Earlier this month junior fullback Josh Sailors became the fourth walk-on football player to be awarded a scholarship this year. For Sailors and the others it’s a well-deserved recognition of the effort they’ve put in and the contributions they made as walk-ons.
But what it also means is that the Bulldogs entered the week with no more than 81 players who signed for their scholarship. That number dropped to 80 yesterday when offensive lineman Jonathan Owens was granted a medical disqualification.
The discussion of oversigning and grayshirting and all of the tricks used to get to the magic number of 85 scholarship players isn’t new. It shouldn’t be easy to forget that these are young men with educations and futures at stake, but we do. Even the console game with the NCAA’s name on it demands that you outright “cut” players. I’d much rather my program undersign than oversign and have to yank or defer a scholarship, but there is definitely a tradeoff and a cost for not playing the game.
The advantage isn’t just the two or three players signed over the limit by another program. Remember that Georgia has at most now 80 players who were considered scholarship-quality when they signed, and the 87 or 88 at the other school all merited an offer. So the difference is more like seven or eight players versus a program that oversigned by a couple. Eight players from an 85-man roster is just under 10% of the team. It’s a third of a recruiting class for any given year.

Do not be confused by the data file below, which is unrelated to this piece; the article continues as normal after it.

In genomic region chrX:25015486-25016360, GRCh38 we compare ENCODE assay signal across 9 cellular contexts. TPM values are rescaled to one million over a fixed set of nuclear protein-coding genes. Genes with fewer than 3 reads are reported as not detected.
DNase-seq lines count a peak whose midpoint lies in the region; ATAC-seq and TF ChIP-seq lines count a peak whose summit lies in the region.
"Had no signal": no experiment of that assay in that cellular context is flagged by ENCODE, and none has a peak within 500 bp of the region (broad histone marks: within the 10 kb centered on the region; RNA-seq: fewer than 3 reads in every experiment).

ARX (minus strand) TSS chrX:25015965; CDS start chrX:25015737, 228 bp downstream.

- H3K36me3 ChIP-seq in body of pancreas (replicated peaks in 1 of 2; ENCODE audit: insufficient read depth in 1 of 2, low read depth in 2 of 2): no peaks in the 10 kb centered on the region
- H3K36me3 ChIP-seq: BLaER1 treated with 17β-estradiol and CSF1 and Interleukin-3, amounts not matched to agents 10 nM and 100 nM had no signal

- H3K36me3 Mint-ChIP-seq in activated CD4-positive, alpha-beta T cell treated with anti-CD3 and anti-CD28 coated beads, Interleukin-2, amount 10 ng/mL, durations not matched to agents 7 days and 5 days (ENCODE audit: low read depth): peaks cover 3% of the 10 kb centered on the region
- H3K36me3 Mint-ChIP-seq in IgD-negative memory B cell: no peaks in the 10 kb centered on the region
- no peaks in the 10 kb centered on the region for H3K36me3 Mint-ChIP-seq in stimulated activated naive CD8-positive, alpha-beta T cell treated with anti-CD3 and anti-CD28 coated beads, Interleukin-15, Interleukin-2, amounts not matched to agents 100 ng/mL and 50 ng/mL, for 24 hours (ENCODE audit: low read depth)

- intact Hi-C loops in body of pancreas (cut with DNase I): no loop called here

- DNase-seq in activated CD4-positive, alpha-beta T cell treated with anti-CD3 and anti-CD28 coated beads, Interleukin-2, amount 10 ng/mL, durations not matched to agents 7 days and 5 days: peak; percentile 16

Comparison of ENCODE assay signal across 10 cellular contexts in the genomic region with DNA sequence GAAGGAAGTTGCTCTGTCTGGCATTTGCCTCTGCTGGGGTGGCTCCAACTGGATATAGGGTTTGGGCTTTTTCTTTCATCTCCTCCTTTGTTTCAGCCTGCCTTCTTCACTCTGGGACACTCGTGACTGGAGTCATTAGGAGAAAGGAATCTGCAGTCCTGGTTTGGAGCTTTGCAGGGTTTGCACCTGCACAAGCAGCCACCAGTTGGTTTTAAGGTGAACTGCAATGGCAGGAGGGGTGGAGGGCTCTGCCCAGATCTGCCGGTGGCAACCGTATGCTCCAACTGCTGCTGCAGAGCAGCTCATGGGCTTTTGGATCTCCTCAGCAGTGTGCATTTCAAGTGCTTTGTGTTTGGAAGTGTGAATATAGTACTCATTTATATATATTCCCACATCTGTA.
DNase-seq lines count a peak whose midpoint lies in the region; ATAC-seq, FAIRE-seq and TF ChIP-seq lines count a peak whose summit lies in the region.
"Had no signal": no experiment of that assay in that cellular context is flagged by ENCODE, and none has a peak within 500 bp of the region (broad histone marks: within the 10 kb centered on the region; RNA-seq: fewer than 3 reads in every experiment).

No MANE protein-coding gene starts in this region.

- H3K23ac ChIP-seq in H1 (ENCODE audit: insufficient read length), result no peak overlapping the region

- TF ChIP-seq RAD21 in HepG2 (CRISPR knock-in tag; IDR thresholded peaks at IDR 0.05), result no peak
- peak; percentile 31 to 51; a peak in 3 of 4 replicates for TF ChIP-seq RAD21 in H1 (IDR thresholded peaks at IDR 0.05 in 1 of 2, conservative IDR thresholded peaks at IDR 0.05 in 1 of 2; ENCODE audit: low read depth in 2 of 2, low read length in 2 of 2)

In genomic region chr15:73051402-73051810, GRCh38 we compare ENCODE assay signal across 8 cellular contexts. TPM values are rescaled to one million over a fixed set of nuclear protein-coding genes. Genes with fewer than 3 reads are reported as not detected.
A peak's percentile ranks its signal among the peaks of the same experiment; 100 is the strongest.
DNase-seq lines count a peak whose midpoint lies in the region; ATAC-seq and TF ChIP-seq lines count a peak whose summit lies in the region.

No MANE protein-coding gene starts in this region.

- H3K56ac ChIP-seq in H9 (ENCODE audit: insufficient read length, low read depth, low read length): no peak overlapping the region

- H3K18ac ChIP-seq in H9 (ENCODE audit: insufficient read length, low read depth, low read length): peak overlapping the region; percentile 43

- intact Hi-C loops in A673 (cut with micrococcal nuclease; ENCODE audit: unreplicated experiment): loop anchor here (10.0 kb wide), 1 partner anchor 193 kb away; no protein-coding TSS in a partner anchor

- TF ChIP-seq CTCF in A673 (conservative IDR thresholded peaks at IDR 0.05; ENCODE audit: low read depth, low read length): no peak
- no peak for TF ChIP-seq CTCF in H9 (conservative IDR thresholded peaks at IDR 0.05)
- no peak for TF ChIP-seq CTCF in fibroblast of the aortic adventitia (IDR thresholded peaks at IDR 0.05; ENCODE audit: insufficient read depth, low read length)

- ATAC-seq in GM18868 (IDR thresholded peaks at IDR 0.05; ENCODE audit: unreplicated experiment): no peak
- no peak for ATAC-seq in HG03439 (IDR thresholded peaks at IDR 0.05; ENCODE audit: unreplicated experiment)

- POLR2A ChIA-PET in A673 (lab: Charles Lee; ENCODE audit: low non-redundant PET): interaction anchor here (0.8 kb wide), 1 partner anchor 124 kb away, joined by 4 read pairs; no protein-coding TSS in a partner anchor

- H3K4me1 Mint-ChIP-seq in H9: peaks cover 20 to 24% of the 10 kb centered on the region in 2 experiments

Of course Mark Richt didn’t know that he’d be five scholarships under the limit. Owens and Banks had battled injuries for a while, but you can’t anticipate a medical disqualification. You can’t foresee the backup QB’s spring break indiscretions. It does seem to be a given though that there is some amount of attrition each year. Every coach has to play inventory manager and balance the 85 scholarship limit against his best guess at attrition. It’s clear though that some are more aggressive at chasing that limit, and it’s not hard to be cynical about how some of the “attrition” eventually comes about.
Again, I’d rather be a little under the limit rather than over because of the human element. It’s all business, but that’s not what coaches say when they’re in the living room. But we can’t ignore that under the current rules coming up five short of the limit isn’t all that great of a situation either. It’s a great story for the deserving walk-ons who see their effort recognized, but 80 scholarship players is borderline probation.